By Dr. Curtis Young and Dr. Kelley Tilmon – Adapted from C.O.R.N. 22-2021
The mid-season defoliators are beginning to show up in soybean fields across Ohio. These defoliators include first generation bean leaf beetles, Japanese beetles, grasshopper nymphs and several different caterpillars such as silver-spotted skippers, painted-lady butterflies and green cloverworms. Since all of these insects collectively add to the defoliation of soybeans, their collective feeding is used in the threshold to determine the need for an insecticide treatment, but it takes a lot of feeding to add up to significant damage. It often looks worse than what it truly is.
When scouting soybean fields to assess levels of damage, it is important not to let one’s eye and mind over estimate what is truly there. Japanese beetles and grasshoppers tend to hit edges of fields first before they start moving farther into the centers of the fields. And Japanese beetles tend to feed in aggregations and at the tops of plants producing a startling appearance that easily catches one’s eye standing at the edge of a field looking in. It is imperative to assess the whole field and the entire plant from top to bottom to get a true picture of defoliation levels. It is very rare that we reach economic levels of defoliation here in Ohio.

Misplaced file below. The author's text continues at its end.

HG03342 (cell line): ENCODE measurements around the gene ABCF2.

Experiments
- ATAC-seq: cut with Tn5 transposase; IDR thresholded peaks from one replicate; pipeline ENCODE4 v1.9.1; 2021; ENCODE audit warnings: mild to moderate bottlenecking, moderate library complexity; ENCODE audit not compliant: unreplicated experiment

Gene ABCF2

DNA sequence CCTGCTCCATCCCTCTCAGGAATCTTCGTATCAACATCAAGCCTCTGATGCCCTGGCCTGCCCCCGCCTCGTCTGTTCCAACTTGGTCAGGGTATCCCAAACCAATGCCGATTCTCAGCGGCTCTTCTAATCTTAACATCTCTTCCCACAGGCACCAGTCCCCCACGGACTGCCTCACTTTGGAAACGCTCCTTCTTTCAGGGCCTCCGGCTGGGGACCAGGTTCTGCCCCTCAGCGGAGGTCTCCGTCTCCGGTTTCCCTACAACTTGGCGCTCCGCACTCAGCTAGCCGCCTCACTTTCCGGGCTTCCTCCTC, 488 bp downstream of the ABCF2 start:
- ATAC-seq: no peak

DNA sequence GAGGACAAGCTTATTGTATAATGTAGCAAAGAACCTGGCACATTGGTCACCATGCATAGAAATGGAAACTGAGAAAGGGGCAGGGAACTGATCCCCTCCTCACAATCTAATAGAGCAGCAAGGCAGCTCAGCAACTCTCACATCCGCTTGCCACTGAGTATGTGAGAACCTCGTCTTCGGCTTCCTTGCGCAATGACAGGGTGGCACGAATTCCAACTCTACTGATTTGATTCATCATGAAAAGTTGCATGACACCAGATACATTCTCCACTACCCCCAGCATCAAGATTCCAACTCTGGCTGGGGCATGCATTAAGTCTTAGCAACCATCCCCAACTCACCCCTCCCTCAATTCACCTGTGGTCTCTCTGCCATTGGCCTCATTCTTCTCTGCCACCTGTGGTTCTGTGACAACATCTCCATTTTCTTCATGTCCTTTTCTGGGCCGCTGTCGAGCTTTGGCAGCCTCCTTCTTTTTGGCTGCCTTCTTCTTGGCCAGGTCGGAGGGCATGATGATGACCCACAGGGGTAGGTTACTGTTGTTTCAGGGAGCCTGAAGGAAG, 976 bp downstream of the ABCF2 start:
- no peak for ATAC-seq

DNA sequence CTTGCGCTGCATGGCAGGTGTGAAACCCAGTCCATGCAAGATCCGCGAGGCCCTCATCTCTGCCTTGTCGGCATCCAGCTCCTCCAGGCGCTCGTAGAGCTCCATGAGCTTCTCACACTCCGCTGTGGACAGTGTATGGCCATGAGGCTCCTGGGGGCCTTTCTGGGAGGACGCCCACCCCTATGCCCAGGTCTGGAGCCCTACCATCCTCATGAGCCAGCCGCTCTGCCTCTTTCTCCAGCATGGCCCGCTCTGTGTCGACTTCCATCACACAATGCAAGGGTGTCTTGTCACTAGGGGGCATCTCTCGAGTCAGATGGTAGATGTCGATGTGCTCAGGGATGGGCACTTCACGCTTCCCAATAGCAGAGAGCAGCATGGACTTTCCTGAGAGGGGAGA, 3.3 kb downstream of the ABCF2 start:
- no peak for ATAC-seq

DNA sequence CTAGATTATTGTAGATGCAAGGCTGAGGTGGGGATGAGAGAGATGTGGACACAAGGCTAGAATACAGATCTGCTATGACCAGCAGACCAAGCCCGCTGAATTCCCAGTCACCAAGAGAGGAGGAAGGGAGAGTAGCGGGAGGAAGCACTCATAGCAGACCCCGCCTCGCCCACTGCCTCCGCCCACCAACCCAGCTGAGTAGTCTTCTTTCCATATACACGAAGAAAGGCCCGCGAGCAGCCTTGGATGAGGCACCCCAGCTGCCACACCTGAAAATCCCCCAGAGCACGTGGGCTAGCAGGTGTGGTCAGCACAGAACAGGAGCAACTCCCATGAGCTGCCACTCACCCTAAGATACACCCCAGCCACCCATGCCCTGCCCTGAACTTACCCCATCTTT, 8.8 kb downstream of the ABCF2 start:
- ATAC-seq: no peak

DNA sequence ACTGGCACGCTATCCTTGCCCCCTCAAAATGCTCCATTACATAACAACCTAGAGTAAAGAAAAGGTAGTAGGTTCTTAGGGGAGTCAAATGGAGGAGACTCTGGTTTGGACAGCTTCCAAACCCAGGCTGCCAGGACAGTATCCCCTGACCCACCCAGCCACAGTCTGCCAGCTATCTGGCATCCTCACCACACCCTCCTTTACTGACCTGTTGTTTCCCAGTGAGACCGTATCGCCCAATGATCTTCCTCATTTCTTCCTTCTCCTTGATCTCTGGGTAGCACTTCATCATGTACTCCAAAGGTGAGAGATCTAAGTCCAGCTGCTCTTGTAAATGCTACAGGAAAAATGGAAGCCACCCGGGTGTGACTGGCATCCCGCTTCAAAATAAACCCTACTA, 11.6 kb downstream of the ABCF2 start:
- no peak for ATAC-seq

A rescue treatment is advised when defoliation levels reach 40% in pre-bloom stages, 15% in bloom, and 25% during pod fill to harvest.
These defoliation levels apply to the plant as a whole, not just certain leaves. Damage is often worst at the top of the canopy but on closer examination most of the plant is relatively unharmed. Make your decision based on the average condition of whole plants, not a scan of the top canopy. Also, defoliation tends to be worse on field edges, so make your assessment based on the field as a whole, including interior.
Later in the growing season, we will have to watch for pod injury from bean leaf beetle and grasshoppers. A different set of rules apply when dealing with pod injury.
A visual guide to defoliation is useful because it is very easy to over-estimate defoliation in soybean. Whether it is one species of foliage-feeding insect or several foliage-feeding insects present in soybean the same percent defoliation guidelines can be used for all of them collectively.
For more information about soybean defoliating insects visit our OSU Extension Entomology factsheet at: